Youth who grew up in child welfare system thriving at UWinnipeg
Photo: Elizabeth Oliver, UWinnipeg graduate and former youth in care
WINNIPEG, MB – The University of Winnipeg launched Manitoba’s first Youth In Care Tuition Waiver Program, announced one year ago, to ensure that youth who have grown up in the child welfare system can dream about and plan for an academic future regardless of socio-economic circumstances. UWinnipeg is pleased to report of the 25 students admitted to the program in September, five tried university and discovered that university is not for them at this time, one has now graduated, and 19 are in class and doing well.
Elizabeth Oliver is a 24 year old mother of two who obtained a BA in Criminal Justice from UWinnipeg in December 2012 and is now engaged in a six-month internship with the Manitoba Government’s Probation Services. She spent her teenage years in the child and family services system and says many youth in care feel overwhelmed when they turn 18 years old.
“There is no support system, especially financial, for youth in care once we turn 18, and thinking about loans and debt with no one to rely on can be really overwhelming, enough not to go on to post-secondary school,” says Oliver. “In my case I had high grades that allowed me to receive some scholarships, but not everyone is lucky enough to get those. Having a Tuition Waiver program really helps.” Oliver entered the Tuition Waiver program for her last semester at UWinnipeg which covered all her living expenses, books and supplies in addition to tuition.
Through its Community Learning mission, UWinnipeg has a deep commitment to addressing the needs of youth who are underrepresented in university classrooms. Children and youth in care face multiple barriers that keep them from pursuing post-secondary learning, including financial hurdles.
“By waiving tuition fees for these students, we break down a real and tangible barrier,” said Dr. Lloyd Axworthy, President and Vice-Chancellor, UWinnipeg. “Just as importantly, we are demonstrating that when this financial barrier is removed, children growing up in care have the same keen desire to achieve, learn and grow as any other child. We are saying to these youth that they matter, and they can thrive here.”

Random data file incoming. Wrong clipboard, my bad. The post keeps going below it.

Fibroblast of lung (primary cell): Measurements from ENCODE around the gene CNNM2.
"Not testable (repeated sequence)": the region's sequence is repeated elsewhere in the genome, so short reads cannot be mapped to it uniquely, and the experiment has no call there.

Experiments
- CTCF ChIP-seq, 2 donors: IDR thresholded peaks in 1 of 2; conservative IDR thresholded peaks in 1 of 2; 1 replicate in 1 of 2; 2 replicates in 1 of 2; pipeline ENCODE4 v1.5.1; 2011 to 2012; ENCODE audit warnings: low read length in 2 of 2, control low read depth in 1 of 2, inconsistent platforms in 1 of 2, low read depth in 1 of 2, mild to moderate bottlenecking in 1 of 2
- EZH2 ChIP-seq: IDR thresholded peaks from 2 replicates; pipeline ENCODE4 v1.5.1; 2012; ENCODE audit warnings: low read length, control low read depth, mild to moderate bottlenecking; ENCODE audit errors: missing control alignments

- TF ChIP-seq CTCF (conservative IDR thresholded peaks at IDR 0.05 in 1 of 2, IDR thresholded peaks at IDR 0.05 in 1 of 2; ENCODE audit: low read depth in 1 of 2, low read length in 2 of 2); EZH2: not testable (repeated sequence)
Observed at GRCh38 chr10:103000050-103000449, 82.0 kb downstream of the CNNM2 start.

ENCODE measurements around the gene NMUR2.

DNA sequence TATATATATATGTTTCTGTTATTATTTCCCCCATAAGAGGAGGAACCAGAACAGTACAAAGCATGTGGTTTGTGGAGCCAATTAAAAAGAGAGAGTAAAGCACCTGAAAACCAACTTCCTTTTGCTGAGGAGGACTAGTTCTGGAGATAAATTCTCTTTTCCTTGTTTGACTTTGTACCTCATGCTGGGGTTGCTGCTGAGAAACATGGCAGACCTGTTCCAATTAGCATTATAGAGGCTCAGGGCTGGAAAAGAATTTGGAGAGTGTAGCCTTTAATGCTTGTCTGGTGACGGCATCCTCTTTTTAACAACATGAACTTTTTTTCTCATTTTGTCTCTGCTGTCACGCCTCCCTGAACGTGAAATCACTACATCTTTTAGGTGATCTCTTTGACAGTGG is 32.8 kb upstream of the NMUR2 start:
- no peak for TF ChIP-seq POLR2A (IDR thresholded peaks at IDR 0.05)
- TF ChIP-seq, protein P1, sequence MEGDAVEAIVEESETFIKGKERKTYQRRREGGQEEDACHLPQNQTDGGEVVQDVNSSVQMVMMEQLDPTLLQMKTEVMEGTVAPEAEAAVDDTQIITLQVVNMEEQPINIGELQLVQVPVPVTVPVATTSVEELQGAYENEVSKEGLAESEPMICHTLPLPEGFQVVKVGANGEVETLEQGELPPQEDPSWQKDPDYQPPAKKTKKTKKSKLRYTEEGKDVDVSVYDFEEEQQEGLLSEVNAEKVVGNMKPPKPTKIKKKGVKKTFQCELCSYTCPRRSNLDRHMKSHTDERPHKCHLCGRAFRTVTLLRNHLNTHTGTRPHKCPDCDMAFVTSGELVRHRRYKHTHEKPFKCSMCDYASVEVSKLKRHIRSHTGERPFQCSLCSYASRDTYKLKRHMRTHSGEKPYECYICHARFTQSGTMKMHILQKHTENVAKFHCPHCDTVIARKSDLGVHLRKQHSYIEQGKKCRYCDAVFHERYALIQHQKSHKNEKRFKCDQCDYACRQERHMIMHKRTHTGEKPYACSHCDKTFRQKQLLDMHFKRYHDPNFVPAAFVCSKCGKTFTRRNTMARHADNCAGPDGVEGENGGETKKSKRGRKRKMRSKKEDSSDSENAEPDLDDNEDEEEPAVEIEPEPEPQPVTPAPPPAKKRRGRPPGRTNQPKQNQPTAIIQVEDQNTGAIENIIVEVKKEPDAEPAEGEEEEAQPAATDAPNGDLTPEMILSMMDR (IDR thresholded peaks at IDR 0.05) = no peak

The Youth In Care Tuition Waiver program began at UWinnipeg and at the initial suggestion of Jay Rodgers. As a member of UWinnipeg’s Board of Regents and CEO of the Child and Family Services Authority, Rodgers felt more could be done to help youth in care when they turn 18 years old.
UWinnipeg had expected to support 10 students this initial year, in the pilot project stage of the program, but more than doubled that number to meet the demand as qualified students applied. There are more than 9,500 children and youth in care in Manitoba, the majorities are First Nations and Metis, and it is estimated that historically less than 5% ever pursued a post-secondary education.
The Youth In Care Tuition Waiver Program will now continue at UWinnipeg as a permanent program in collaboration with the Metis Child and Family Services Authority, the First Nations of Southern Manitoba Child and Family Services Authority, and the Child and Family Services Authority, which cover all additional living expenses for youth on extensions of care, including living expenses. The Province of Manitoba is also a strong partner, agreeing to support youth who are not on extensions of care, but were raised in care.
For Oliver, the impact of obtaining a university education goes beyond her. “My six year old daughter tells everyone her mom graduated from university. It sets a good example for my children, that they too can achieve whatever they want in life.”
Diane Poulin, Communications Officer, The University of Winnipeg
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